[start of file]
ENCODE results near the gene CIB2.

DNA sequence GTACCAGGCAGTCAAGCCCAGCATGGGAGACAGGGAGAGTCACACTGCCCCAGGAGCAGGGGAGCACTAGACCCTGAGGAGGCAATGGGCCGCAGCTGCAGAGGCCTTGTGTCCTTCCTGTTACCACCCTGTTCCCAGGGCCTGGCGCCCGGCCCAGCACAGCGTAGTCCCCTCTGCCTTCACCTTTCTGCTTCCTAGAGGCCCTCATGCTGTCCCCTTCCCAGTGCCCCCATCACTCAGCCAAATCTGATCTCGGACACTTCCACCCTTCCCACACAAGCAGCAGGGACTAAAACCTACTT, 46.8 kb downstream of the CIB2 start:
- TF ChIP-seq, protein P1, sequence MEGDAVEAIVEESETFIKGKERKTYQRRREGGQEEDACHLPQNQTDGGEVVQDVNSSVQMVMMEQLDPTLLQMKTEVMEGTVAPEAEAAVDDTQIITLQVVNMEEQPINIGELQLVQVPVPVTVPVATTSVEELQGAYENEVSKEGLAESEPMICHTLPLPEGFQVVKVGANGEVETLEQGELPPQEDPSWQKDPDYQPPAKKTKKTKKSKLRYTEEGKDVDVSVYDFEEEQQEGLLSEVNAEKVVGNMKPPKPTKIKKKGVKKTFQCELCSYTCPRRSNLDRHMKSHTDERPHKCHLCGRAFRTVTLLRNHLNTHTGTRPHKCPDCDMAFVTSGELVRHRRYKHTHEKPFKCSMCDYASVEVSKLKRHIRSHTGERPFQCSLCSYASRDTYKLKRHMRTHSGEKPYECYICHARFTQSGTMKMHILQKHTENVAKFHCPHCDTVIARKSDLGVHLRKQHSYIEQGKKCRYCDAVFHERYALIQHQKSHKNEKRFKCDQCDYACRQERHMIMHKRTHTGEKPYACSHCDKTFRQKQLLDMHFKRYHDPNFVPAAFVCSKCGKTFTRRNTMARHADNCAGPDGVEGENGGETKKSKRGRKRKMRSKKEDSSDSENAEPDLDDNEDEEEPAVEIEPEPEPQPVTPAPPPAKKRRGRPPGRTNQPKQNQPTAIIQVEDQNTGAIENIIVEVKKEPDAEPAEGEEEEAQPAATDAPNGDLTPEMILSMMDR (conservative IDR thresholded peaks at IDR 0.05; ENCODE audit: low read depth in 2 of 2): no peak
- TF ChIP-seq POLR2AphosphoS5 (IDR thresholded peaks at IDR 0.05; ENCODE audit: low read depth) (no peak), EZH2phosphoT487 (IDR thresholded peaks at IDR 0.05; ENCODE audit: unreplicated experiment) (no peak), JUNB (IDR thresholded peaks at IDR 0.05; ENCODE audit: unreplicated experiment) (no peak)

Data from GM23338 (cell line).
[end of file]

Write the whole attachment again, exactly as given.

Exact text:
ENCODE results near the gene CIB2.

DNA sequence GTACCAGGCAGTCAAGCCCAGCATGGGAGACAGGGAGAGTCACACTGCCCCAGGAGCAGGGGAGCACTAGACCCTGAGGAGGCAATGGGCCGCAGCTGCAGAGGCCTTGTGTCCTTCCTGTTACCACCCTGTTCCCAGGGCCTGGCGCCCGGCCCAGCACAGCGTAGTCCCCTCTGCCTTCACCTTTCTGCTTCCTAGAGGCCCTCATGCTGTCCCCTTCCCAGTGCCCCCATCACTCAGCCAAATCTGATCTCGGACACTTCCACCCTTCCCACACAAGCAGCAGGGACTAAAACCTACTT, 46.8 kb downstream of the CIB2 start:
- TF ChIP-seq, protein P1, sequence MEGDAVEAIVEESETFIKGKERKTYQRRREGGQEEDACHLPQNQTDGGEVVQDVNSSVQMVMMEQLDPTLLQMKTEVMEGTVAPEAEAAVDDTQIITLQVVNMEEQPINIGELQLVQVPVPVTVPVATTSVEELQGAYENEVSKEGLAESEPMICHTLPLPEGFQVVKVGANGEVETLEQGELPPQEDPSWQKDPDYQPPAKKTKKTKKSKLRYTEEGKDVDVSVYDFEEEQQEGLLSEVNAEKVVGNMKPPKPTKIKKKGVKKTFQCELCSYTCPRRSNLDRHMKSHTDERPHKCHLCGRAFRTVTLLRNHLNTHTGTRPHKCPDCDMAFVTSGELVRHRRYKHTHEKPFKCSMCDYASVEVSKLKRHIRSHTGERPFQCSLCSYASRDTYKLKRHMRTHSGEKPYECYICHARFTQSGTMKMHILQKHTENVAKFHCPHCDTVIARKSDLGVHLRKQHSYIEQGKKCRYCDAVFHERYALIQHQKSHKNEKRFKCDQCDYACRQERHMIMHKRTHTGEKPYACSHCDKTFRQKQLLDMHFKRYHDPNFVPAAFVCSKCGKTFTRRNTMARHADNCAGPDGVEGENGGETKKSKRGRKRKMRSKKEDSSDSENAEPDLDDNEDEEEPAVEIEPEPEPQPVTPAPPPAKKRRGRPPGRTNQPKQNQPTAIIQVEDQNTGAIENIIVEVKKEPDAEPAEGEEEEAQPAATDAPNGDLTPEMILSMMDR (conservative IDR thresholded peaks at IDR 0.05; ENCODE audit: low read depth in 2 of 2): no peak
- TF ChIP-seq POLR2AphosphoS5 (IDR thresholded peaks at IDR 0.05; ENCODE audit: low read depth) (no peak), EZH2phosphoT487 (IDR thresholded peaks at IDR 0.05; ENCODE audit: unreplicated experiment) (no peak), JUNB (IDR thresholded peaks at IDR 0.05; ENCODE audit: unreplicated experiment) (no peak)

Data from GM23338 (cell line).